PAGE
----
GOLDAMMER, H. The Kindergarten. A Handbook of Froebel's Method of Education, Gifts, and Occupations. With Introduction, etc., by Baroness B. von Marenholtz-Buelow. Translated by William Wright. 8vo. Berlin, 1882. 4.00

—— Gymnastische Spiele und Bildungsmittel fuer Kinder von 3-8 Jahren. 8vo, pp. 195. Berlin, 1875.

GURNEY, Mary. See KOEHLER, below.

HAILMANN, W.N. Primary Helps, or Modes of making Froebel's Methods Available in Primary Schools. 2d Ed. 8vo, pp. 58, with 15 full-page illustrations. Syracuse, 1889. 1.00

—— Four Lectures on Early Child Culture. 16mo, pp. 74. Milwaukee. .50

—— Kindergarten Culture in the Family and Kindergarten. A Complete Sketch of Froebel's System of Early Education, adapted to American Institutions. For the use of Mothers and Teachers. 12mo, pp. 119, and 12 plates. Cincinnati, 1873. .75

—— The Kindergarten Messenger and The New Education. Vols. V, VI, [completing the series]. 8vo, 2 vols., pp. 146, 188. Syracuse, 1882, 83. 4.00

—— Primary Methods. A complete and methodical presentation of the use of Kindergarten Material in the work of the Primary School, unfolding a systematic course of Manual Training in connection with Arithmetic, Geometry, Drawing, and other School Studies. 12mo, pp. 166. New York, 1888. 1.00

HAILMANN, E.L. Songs, Games, and Rhymes for the Kindergarten. 12mo. Springfield. 1.75

HEERWART, Eleonore. Music for the Kindergarten. 4to. London, 1877. 1.25

—— Froebel's Mutter- und Kose-lieder. 12mo, pp. 18

[The last is reprinted in "Essays on the Kindergarten," above.]

HOFFMANN, H. Kindergarten Toys, and How to Use Them. Toronto. .20

—— Kindergarten Gifts. New York. .15

HOGGAN, Frances E. On the Physical Education of Girls. 12mo, pp. 24.

[This is reprinted in "Essays on the Kindergarten," above.]

HOPKINS, Louisa P. How Shall My Child be Taught? Practical Pedagogy, or the Science of Teaching. Illustrated, 12mo, pp. 276. Boston, 1887. 1.50

—— Educational Psychology. A Treatise for Parents and Educators. 24mo, pp. 96. Boston, 1886. .50

HUBBARD, Clara. Merry Songs and Games, for the use of the Kindergarten. 4to, pp. 104. St. Louis, 1881. 2.00

HUGHES, James. The Kindergarten: its Place and Purpose. New York. .10

JACOBS, J.F. Manuel pratique des Jardins d'Enfants. 4to. Brussels, 1880.

JOHNSON, Anna. Education by Doing, or Occupations and Busy Work for Primary Classes. 16mo, pp. 109. New York, 1884. .75

KINDERGARTEN and the School, by Four Active Workers. 12mo, pp. 146. Springfield, 1886. 1.00

KOEHLER, A. Die Praxis des Kindergartens. 4to, 3 Vols., with more than 60 Plates. Weimar, 1878.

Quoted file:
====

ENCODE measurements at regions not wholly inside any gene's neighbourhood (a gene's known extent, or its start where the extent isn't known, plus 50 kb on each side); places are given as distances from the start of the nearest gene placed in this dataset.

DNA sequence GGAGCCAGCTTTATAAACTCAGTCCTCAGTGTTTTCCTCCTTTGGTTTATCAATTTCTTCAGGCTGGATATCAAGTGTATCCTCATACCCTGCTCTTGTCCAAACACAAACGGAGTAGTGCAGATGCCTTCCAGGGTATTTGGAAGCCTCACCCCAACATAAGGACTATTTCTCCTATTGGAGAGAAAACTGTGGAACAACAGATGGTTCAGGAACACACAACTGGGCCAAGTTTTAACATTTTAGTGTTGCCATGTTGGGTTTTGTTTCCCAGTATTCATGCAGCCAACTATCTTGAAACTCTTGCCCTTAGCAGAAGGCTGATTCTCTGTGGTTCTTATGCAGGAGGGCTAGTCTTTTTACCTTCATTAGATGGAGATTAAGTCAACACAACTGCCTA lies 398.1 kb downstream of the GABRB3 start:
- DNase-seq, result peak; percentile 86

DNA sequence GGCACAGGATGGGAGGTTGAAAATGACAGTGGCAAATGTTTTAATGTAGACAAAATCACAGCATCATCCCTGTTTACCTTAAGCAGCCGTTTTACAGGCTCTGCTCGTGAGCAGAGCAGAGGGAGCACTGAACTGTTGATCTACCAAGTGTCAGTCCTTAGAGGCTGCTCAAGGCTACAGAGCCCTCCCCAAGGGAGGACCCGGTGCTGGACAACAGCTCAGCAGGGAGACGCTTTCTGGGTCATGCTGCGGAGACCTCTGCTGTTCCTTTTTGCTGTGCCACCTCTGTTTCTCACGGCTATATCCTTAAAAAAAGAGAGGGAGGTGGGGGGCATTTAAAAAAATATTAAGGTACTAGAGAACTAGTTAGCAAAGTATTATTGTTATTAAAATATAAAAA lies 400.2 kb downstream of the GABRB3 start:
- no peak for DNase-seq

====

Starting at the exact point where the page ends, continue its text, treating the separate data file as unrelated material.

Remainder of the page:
—— The Same, translated by Mary Gurney. Part I [First Gifts]. 12mo, Ill. London, 1877. 1.25

KRAUS-BOELTE, Maria, and JOHN KRAUS. The Kindergarten Guide, illustrated. Vol. I [The Gifts]. New York, 1880. 2.75

—— The Kindergarten and the Mission of Women. New York. .10

KRIEGE, A.L. Rhymes and Tales for the Kindergarten and Nursery. 12mo, New York. 1.00

LAURIE'S Kindergarten Manual. New York. .50

—— Kindergarten Action Songs and Exercises. London. .15

LYSCHINSKA, Mary. Principles of the Kindergarten. Ill., 4to, London, 1880. 1.80

MANN, Mrs. Horace. See MARENHOLZ-BUELOW, above, and PEABODY, below.

MARENHOLZ-BUELOW, Baroness B. von. The Child and Child-Nature. Translated by Alice M. Christie. 12mo, pp. 186. Syracuse, 1889. 1.00

—— The same, translated as "a free rendering of the German" by Matilda H. Kriege, under the title "The Child, its Nature and Relations; an elucidation of Froebel's Principles of Education." 12mo, pp. 148. New York, 1872. 1.00

—— The School Work-Shop. Translated by Miss Susan E. Blow. 16mo, pp. 27. Syracuse, 1882. .15

—— Hand-work and Head-work: their relation to one another. Translated by Alice M. Christie. 12mo. London, 1883. 1.20

MAUDSLEY, H. Sex in Mind and Education. 16mo, pp. 42. Syracuse, 1882. .15

MEIKLEJOHN, J.M.D. The New Education. 16mo, pp. 35. Syracuse, 1881. .15

MEYER, Bertha. Von der Wiege his zur Schule. 12mo, pp. 180. Berlin, 1877.

—— Aids to Family Government, or From the Cradle to the School, according to Froebel. Translated from the second German Edition. To which has been added an essay on The Rights of Children and The True Principles of Family Government, by Herbert Spencer. 16mo, pp. 208. New York, 1879. 1.50

MOORE, N.A. Kindergartner's Manual of Drawing Exercises for Young Children upon Figures of Plane Geometry. 4to, pp. 16, and 17 Plates. Springfield. .50

MORGENSTEIN, Lina. Das Paradies der Kindheit. Eine ausfuhrliche Anleitung fur Muetter und Erzieherinnen. F. Froebel's Spiel-Beschaeftigungen in Haus und Kindergarten. 2d ed. 8vo, pp. 292. Leipzig, 1878.

MULLEY, Jane, and M.E. TABRAM. Songs and Games for our Little Ones. 12mo. London, 1881. .40

NOA, Henrietta. Plays for the Kindergarten: music by C.J. Richter. 18mo. New York. .30